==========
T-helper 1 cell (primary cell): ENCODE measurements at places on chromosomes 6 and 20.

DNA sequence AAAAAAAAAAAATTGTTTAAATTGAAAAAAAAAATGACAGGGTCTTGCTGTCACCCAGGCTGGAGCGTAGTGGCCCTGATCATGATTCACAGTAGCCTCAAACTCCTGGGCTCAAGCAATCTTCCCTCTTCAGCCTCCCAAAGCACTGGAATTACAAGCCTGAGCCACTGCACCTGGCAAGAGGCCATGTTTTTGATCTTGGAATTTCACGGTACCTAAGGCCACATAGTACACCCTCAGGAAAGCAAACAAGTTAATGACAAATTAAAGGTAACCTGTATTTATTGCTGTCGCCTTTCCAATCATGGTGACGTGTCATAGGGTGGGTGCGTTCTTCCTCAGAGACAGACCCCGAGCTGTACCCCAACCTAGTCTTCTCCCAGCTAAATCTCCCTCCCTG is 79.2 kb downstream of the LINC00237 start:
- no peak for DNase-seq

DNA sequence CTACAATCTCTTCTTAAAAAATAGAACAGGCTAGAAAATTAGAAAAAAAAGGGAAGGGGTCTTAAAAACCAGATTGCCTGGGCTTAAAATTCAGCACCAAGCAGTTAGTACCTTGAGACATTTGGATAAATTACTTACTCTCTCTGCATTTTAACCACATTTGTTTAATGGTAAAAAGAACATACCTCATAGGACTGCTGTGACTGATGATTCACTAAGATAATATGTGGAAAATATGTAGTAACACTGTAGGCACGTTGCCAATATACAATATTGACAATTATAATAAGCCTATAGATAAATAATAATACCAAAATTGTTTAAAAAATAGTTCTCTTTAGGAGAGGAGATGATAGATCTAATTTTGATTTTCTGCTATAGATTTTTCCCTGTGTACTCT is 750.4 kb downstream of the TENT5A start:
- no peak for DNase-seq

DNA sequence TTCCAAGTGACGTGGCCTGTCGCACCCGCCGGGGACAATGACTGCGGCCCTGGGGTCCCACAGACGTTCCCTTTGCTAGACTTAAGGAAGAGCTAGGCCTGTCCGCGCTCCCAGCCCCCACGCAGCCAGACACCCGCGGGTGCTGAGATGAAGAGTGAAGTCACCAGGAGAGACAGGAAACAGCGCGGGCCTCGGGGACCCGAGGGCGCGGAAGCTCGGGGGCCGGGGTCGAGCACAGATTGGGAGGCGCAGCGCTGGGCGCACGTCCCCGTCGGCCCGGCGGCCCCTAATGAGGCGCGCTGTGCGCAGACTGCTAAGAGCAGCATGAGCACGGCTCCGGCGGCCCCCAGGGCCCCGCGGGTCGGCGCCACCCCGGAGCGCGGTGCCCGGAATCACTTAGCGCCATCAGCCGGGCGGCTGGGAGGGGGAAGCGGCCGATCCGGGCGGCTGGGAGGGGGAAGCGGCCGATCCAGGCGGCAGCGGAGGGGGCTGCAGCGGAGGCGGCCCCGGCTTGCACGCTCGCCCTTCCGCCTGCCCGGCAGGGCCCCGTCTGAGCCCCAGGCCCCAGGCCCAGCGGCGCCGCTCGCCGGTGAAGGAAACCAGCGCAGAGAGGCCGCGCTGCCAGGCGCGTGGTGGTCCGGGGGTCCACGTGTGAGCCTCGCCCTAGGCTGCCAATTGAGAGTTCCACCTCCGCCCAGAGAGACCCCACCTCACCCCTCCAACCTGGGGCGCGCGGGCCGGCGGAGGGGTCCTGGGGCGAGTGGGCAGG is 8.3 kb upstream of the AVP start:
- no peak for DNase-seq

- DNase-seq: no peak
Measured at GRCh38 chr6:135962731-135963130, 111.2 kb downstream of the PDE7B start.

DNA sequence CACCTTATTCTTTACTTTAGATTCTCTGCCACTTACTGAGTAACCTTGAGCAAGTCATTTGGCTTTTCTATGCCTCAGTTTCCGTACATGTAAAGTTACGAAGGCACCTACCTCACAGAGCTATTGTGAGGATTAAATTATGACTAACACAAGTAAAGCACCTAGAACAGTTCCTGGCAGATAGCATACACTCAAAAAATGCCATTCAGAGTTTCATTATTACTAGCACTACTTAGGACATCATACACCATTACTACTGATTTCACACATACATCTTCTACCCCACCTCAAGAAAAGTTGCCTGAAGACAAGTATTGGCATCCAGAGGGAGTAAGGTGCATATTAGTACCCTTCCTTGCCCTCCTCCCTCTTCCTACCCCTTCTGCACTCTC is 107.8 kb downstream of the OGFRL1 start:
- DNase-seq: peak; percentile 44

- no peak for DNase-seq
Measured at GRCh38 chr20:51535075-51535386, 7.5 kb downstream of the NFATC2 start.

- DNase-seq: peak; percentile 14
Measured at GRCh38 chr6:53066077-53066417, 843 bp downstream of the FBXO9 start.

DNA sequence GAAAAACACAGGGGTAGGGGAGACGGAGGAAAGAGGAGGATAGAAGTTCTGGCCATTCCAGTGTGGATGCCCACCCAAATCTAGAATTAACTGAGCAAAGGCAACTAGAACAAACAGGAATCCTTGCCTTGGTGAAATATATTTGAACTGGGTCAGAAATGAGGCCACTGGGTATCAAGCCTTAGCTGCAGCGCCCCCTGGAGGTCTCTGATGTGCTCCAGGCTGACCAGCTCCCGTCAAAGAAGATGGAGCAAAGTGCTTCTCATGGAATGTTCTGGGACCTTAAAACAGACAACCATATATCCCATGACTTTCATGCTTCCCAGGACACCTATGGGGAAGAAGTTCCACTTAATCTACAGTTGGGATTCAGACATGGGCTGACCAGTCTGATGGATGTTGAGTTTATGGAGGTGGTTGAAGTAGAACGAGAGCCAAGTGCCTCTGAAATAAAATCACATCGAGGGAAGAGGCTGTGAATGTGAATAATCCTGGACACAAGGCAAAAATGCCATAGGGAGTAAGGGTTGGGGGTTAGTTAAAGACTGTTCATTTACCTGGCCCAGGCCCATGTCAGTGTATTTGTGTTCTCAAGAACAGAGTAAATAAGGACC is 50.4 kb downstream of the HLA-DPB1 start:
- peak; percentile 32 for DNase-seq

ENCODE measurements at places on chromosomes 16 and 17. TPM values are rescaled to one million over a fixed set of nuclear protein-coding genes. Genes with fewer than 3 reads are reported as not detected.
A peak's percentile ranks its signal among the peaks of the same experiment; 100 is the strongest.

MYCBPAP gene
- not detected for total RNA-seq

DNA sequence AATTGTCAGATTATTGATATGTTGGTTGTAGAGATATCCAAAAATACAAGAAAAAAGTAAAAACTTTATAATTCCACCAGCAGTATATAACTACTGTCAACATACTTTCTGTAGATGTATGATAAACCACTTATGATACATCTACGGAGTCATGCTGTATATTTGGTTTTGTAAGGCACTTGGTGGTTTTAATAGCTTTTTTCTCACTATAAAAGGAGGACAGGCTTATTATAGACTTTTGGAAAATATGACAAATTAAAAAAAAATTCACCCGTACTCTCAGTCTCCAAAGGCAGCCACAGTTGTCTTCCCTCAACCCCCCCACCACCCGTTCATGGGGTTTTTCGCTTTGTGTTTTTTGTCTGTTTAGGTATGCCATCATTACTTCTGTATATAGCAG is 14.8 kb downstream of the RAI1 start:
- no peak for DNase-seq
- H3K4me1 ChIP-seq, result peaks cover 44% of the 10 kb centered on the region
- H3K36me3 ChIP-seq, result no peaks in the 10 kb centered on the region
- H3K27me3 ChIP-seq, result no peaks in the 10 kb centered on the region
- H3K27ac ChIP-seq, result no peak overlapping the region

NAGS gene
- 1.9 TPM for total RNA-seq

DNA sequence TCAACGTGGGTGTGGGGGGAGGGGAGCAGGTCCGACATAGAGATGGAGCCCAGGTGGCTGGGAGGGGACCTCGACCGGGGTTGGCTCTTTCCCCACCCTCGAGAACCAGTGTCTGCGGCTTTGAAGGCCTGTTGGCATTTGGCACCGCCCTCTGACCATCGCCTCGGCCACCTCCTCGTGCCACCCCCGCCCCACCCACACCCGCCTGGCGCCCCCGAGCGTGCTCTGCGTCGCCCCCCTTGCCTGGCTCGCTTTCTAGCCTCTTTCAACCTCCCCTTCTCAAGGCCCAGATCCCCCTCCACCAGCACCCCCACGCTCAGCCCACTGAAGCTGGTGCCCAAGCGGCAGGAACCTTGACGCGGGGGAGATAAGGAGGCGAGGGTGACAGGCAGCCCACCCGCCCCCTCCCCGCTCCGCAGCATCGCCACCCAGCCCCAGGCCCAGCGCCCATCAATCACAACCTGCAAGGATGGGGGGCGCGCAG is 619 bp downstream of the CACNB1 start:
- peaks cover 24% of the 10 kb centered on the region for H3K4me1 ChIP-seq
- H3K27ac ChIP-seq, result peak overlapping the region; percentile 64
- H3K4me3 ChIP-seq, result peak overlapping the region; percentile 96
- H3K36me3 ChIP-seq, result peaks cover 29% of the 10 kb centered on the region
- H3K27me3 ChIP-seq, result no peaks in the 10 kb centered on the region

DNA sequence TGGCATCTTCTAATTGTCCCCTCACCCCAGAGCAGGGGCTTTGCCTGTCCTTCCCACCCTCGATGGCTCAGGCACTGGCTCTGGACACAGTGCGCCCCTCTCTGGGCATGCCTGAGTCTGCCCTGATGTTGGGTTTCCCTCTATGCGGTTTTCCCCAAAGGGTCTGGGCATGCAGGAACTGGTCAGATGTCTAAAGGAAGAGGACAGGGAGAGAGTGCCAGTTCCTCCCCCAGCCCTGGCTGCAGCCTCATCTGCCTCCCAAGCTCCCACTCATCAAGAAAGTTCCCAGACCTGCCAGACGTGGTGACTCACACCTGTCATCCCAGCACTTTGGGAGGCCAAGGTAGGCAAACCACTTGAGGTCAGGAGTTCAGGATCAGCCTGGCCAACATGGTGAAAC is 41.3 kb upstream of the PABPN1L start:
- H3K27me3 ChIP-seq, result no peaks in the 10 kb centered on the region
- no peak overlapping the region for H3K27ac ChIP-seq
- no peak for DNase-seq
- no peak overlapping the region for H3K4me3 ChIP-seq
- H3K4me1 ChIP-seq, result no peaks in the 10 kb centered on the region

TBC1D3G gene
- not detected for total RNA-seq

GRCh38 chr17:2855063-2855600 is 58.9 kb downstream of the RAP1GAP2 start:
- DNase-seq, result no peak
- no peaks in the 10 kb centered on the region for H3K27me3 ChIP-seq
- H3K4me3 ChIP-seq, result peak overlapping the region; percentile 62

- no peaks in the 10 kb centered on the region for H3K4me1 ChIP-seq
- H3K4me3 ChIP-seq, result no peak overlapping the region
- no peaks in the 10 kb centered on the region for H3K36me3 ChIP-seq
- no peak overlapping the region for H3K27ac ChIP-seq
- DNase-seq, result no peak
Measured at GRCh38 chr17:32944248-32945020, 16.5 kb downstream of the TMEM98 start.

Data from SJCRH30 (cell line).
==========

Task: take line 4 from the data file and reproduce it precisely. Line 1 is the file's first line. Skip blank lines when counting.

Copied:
DNA sequence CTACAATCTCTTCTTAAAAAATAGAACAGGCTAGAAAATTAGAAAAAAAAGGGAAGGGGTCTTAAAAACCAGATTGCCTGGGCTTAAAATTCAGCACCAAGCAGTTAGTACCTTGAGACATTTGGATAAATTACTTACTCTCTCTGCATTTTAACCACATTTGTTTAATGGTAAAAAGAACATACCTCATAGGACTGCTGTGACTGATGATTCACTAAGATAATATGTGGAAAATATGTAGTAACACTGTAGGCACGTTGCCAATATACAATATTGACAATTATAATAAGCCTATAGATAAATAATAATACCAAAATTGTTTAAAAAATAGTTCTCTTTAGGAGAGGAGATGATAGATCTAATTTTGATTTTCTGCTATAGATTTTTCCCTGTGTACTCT is 750.4 kb downstream of the TENT5A start: